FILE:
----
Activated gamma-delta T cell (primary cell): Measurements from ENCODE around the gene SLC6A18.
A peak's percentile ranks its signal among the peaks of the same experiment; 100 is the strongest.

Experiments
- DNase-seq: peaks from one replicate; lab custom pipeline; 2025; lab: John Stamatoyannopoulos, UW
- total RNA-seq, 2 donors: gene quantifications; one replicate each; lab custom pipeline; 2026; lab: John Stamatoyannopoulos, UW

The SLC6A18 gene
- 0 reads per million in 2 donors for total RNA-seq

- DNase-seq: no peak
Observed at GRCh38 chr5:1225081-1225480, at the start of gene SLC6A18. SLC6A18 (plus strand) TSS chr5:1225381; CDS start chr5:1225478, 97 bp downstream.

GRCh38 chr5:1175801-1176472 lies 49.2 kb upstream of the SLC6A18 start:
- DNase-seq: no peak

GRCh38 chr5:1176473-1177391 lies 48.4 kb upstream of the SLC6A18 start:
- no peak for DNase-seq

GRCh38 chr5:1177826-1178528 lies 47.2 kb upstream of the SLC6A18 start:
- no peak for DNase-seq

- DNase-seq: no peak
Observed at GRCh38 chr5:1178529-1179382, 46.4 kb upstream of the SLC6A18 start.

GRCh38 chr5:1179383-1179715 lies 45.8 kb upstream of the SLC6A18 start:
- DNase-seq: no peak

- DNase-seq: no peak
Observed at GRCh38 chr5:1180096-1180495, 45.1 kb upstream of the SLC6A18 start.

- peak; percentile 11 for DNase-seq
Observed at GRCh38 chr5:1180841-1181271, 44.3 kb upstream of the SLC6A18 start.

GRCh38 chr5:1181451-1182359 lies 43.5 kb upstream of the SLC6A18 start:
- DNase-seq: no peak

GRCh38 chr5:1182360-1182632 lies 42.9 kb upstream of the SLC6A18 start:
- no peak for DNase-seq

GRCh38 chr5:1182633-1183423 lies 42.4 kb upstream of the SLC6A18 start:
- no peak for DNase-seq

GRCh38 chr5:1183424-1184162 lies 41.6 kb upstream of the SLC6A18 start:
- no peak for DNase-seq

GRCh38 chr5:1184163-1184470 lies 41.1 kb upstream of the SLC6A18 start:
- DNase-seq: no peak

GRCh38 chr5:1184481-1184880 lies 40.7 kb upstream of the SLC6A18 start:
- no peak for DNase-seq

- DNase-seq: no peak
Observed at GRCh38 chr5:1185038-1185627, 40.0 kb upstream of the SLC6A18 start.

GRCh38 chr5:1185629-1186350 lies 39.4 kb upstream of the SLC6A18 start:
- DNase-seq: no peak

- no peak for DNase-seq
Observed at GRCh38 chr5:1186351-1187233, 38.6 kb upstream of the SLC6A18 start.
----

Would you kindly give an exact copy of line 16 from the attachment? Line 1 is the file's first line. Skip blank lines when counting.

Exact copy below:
- DNase-seq: no peak